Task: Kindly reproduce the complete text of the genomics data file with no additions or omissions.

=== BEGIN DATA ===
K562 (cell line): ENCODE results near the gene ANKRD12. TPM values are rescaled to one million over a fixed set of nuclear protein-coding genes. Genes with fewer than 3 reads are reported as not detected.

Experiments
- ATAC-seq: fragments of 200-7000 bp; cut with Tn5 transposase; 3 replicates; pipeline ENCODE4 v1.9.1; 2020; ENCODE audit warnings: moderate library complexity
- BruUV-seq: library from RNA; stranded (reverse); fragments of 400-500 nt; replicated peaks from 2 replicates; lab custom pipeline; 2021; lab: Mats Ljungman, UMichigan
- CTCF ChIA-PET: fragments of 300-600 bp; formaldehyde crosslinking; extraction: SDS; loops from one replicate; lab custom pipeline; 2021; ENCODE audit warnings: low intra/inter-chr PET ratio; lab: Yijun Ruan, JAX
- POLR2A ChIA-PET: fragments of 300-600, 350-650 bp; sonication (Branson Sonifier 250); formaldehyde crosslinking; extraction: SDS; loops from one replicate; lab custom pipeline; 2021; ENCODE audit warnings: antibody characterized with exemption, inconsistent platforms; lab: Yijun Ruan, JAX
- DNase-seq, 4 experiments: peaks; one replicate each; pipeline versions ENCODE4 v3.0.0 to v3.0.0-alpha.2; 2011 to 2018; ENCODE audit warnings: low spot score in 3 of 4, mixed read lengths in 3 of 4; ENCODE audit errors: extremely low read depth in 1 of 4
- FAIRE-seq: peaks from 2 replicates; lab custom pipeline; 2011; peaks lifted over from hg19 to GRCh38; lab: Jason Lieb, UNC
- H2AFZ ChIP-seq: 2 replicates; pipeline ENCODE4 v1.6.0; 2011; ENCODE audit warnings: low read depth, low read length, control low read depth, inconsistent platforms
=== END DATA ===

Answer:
K562 (cell line): ENCODE results near the gene ANKRD12. TPM values are rescaled to one million over a fixed set of nuclear protein-coding genes. Genes with fewer than 3 reads are reported as not detected.

Experiments
- ATAC-seq: fragments of 200-7000 bp; cut with Tn5 transposase; 3 replicates; pipeline ENCODE4 v1.9.1; 2020; ENCODE audit warnings: moderate library complexity
- BruUV-seq: library from RNA; stranded (reverse); fragments of 400-500 nt; replicated peaks from 2 replicates; lab custom pipeline; 2021; lab: Mats Ljungman, UMichigan
- CTCF ChIA-PET: fragments of 300-600 bp; formaldehyde crosslinking; extraction: SDS; loops from one replicate; lab custom pipeline; 2021; ENCODE audit warnings: low intra/inter-chr PET ratio; lab: Yijun Ruan, JAX
- POLR2A ChIA-PET: fragments of 300-600, 350-650 bp; sonication (Branson Sonifier 250); formaldehyde crosslinking; extraction: SDS; loops from one replicate; lab custom pipeline; 2021; ENCODE audit warnings: antibody characterized with exemption, inconsistent platforms; lab: Yijun Ruan, JAX
- DNase-seq, 4 experiments: peaks; one replicate each; pipeline versions ENCODE4 v3.0.0 to v3.0.0-alpha.2; 2011 to 2018; ENCODE audit warnings: low spot score in 3 of 4, mixed read lengths in 3 of 4; ENCODE audit errors: extremely low read depth in 1 of 4
- FAIRE-seq: peaks from 2 replicates; lab custom pipeline; 2011; peaks lifted over from hg19 to GRCh38; lab: Jason Lieb, UNC
- H2AFZ ChIP-seq: 2 replicates; pipeline ENCODE4 v1.6.0; 2011; ENCODE audit warnings: low read depth, low read length, control low read depth, inconsistent platforms